People v. Jackson [128 Cal.App.2d 506]
People v. Jackson, 128 Cal.App.2d 506
[Crim. No. 5210.
Second Dist., Div. One.
Nov. 4, 1954.]
THE PEOPLE, Respondent, v. THEOPOLIS E. JACKSON, Appellant.
Jefferson & Jefferson for Appellant.
Edmund G. Brown, Attorney General, and Robert H. Baida, Deputy Attorney General, for Respondent.
Defendant was convicted of the offense of pimping in violation of 1 Deering's General Laws, Act 1907 (Stats. 1911 p. 10; amended by Stats. 1921 p. 96), as charged in Count 3 of the information. Counts 1 and 2 thereof were dismissed.
This appeal is from the judgment.
Appellant urges that the evidence is insufficient 1. to sustain the judgment; 2. to establish venue of the alleged offense in Los Angeles County.
In connection with his first point, appellant urges that it was not sufficiently established that he solicited for the complaining witness, a prostitute; or that he lived or derived support or maintenance in whole or in part from her earnings.
The applicable portion of the statute under which appellant was charged (1 Deering's Gen. Laws, Act 1907, supra), provides:
"Any male person who, knowing a female person to be a prostitute, shall live or derive support or maintenance in whole or in part, from the earnings or proceeds of the prostitution of such prostitute ... or who shall solicit or receive compensation for soliciting for such prostitute, shall be guilty of a felony, to wit: pimping, and upon conviction for an offense under this act shall be punished by imprisonment in the state prison for a period of not less than one year nor more than ten years."
The information in the case under consideration charges the offense in the conjunctive. Likewise, in People v. Giambone, [128 Cal.App.2d 508] 119 Cal.App.2d 338 [259 P.2d 10]. There defendant was charged with soliciting and receiving compensation for soliciting for a prostitute and living and deriving support and maintenance in whole or in part from the earnings and proceeds of prostitution, and the court said at page 339: the "statute creates separate offenses, namely, soliciting for a prostitute, and living and deriving support and maintenance from the earnings of prostitution."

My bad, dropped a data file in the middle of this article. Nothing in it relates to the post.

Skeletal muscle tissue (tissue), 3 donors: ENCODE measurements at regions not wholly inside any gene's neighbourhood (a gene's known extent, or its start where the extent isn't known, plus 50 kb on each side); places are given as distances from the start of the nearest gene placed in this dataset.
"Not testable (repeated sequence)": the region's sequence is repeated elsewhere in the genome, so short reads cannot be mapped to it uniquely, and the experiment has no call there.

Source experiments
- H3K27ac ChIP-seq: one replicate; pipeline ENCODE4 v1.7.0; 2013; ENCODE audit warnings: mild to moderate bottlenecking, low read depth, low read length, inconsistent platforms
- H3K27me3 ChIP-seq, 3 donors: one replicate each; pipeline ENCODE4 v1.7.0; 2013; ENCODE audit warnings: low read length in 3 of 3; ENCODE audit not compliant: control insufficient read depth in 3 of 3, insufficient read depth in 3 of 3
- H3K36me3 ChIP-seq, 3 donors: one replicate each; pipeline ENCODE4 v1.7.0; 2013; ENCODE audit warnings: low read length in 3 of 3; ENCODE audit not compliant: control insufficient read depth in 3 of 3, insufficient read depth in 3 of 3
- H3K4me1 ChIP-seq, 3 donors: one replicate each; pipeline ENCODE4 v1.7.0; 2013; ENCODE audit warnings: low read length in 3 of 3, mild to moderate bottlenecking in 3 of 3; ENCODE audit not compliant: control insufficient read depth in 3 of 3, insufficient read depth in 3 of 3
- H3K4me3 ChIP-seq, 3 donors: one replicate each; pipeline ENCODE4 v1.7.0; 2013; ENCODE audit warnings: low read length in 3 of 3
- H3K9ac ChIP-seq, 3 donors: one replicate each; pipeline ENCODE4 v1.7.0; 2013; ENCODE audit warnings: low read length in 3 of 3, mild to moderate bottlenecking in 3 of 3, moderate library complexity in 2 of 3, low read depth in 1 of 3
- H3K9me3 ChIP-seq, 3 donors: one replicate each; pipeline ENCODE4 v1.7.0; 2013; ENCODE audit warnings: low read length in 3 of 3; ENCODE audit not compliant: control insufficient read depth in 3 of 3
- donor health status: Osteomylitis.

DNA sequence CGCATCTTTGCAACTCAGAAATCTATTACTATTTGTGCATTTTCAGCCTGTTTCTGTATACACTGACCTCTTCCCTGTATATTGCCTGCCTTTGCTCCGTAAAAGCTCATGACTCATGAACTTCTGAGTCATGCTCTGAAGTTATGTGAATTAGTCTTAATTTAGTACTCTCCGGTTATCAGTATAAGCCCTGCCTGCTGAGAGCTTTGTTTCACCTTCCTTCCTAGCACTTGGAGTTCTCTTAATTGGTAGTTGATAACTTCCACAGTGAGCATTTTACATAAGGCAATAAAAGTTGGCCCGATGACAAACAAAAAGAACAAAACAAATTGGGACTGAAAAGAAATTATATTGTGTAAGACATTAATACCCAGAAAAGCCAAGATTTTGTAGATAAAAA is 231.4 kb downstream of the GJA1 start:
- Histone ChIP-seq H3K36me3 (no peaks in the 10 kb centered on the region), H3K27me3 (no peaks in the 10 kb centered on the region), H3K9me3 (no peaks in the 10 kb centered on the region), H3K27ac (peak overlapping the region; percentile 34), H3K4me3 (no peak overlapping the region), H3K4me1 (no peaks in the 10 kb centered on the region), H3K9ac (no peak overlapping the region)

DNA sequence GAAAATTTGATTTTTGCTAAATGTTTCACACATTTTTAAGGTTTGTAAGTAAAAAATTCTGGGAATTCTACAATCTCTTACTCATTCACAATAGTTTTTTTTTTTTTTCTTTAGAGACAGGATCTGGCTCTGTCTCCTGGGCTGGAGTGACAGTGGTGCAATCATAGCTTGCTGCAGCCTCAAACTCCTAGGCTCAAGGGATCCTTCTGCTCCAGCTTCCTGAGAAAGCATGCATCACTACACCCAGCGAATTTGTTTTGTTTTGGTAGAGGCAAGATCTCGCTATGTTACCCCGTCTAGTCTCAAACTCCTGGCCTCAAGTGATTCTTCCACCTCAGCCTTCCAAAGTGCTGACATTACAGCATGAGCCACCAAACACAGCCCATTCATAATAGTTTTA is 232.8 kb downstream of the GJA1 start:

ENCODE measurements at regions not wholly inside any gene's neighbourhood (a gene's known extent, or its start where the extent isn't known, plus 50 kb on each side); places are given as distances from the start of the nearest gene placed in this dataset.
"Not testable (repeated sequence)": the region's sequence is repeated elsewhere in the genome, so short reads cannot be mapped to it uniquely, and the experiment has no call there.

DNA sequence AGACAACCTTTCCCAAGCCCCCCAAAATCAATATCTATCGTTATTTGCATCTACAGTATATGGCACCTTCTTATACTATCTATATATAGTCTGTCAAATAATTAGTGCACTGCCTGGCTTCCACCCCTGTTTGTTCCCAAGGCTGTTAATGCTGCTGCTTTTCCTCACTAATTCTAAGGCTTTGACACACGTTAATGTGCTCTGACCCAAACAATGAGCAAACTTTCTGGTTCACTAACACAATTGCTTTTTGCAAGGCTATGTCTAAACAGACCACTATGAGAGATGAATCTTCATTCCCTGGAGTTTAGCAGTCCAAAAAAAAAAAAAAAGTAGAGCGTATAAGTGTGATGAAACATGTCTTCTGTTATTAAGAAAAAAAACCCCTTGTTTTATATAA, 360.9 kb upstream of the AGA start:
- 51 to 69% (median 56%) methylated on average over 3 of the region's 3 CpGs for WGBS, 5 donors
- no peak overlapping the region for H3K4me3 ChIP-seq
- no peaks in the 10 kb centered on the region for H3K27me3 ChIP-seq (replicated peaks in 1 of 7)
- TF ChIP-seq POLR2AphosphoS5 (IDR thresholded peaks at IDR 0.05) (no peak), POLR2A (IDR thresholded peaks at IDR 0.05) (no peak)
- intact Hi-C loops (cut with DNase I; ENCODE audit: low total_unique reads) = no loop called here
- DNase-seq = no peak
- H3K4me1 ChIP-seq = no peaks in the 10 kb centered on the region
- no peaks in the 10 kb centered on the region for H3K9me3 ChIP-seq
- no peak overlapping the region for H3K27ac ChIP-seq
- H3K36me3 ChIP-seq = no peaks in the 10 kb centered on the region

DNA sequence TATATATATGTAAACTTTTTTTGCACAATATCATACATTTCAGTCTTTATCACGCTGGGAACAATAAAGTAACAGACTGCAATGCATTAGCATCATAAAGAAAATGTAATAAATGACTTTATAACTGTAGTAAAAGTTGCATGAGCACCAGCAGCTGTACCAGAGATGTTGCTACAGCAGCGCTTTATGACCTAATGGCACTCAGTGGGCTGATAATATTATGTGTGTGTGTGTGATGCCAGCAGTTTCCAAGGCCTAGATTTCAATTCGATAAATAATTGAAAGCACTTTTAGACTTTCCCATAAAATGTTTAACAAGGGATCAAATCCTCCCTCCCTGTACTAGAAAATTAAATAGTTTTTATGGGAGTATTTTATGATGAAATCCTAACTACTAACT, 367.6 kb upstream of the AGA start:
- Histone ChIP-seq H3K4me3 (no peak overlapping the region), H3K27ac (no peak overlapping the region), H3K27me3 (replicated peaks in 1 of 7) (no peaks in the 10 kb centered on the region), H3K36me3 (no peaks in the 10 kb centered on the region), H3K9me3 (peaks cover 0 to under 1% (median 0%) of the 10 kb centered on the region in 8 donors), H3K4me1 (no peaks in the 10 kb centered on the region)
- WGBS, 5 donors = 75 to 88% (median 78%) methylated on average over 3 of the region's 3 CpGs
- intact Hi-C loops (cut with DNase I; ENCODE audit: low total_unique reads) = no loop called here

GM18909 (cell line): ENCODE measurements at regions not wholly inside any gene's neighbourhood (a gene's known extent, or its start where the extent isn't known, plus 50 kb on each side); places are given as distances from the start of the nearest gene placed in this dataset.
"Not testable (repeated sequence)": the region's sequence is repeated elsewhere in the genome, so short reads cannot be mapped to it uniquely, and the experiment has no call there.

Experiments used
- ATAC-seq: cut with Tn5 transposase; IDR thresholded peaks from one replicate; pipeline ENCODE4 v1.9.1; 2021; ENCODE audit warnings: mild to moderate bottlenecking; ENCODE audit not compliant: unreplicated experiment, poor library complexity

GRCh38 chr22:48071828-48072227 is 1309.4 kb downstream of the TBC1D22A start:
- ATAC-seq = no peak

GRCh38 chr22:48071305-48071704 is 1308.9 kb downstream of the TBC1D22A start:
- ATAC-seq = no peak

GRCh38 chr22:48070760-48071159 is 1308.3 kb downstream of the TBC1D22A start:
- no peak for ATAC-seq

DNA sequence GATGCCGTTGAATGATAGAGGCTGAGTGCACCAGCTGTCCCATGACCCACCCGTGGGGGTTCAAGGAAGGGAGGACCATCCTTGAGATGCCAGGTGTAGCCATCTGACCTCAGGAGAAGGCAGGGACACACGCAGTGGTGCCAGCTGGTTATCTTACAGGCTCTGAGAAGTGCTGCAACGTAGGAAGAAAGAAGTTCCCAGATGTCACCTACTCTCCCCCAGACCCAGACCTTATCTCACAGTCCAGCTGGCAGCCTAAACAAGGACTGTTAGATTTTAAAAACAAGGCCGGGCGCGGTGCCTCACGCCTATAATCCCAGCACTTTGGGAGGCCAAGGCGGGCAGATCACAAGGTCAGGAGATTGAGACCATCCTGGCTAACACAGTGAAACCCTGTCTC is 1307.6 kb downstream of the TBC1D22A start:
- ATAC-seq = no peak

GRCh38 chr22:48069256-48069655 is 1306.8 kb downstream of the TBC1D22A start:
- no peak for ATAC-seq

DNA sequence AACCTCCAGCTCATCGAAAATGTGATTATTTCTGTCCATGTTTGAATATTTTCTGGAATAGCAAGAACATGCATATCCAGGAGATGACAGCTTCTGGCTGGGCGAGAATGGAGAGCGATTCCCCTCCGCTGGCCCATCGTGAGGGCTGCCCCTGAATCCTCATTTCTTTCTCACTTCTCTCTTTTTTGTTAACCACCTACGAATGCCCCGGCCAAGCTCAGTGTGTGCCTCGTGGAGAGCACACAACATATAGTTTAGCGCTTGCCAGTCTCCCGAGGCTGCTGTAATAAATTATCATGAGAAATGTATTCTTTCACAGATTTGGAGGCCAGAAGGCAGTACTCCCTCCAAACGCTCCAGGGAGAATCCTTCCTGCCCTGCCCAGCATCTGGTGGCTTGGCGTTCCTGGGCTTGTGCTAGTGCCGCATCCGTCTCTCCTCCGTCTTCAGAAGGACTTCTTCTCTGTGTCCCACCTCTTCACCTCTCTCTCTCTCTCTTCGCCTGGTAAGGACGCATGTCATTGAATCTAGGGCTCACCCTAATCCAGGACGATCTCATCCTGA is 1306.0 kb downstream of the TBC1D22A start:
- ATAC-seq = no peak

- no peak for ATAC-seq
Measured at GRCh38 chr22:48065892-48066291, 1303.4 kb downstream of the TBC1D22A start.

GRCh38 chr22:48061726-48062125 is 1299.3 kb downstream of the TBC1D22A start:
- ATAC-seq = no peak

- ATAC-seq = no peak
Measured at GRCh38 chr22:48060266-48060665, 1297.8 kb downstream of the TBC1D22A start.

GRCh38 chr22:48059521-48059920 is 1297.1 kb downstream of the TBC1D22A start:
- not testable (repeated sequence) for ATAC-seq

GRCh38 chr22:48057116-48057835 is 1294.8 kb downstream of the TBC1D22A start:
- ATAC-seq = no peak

The record in this case discloses that in the fall of 1952, appellant was employed at a hotel in Los Angeles as an elevator operator and bell hop and that he lived in a house in southwest Los Angeles. The prosecuting witness, Mrs. Rosales, rented a room in appellant's house. He suggested that she engage in prostitution but she refused to do so. She testified that appellant compelled her to go with him to the hotel and register for a room. She did this and he escorted her to the room, locked her in, and later brought an unidentified man to her. They engaged in an act of prostitution for which Mrs. Rosales collected $5.00. Appellant returned to the room and took the money.
Thereafter for a period of several months, Mrs. Rosales engaged in prostitution in the hotel. Appellant arranged for her clients and took from her all of the money she received. He furnished her with carfare, clothing, groceries and meals.
Two witnesses testified that appellant brought Mrs. Rosales to their rooms in the hotel; that after engaging in an act of intercourse, appellant would call for Mrs. Rosales, take the money she had received and escort her back to her room. Both of these witnesses admitted having had intercourse with Mrs. Rosales and also conversations with appellant regarding her.
Appellant took the stand and admitted the two men approached him about getting a girl and that he called Mrs. Rosales and took her to their rooms.
The evidence is amply sufficient to establish not only that appellant solicited and received compensation therefor, but that he derived support and maintenance from the earnings of prostitution.
 As stated in People v. Giambone, 119 Cal.App.2d 338, 340 [259 P.2d 10]:
"In order to establish that the accused lived and derived support and maintenance from the earnings of prostitution it is not necessary for the prosecution to prove that the money was expended for that purpose. (People v. Navarro, 60 Cal. [128 Cal.App.2d 509] App. 180 [212 P. 403].)  It is not a defense that the accused had a sufficient income from other sources (People v. Coronado, 90 Cal.App.2d 762, 766-767 [203 P.2d 862]), where it is said that opulent violators of the statute are certainly more odious than impecunious ones."
 The record also discloses sufficient evidence to establish the venue of the crime in Los Angeles County:
Mrs. Rosales testified that the Belmont Hotel, where the alleged offenses were committed, was located at Third and Hill Streets in Los Angeles. Mr. Brewster, who admitted having had intercourse with Mrs. Rosales, testified as follows:
"Q. Everything you testified to took place in the Belmont Hotel? A. Yes.
"Q. And it took place here in the County of Los Angeles? A. Yes, sir."
For the reasons stated, the judgment is affirmed.
White, P. J., and Doran, J., concurred.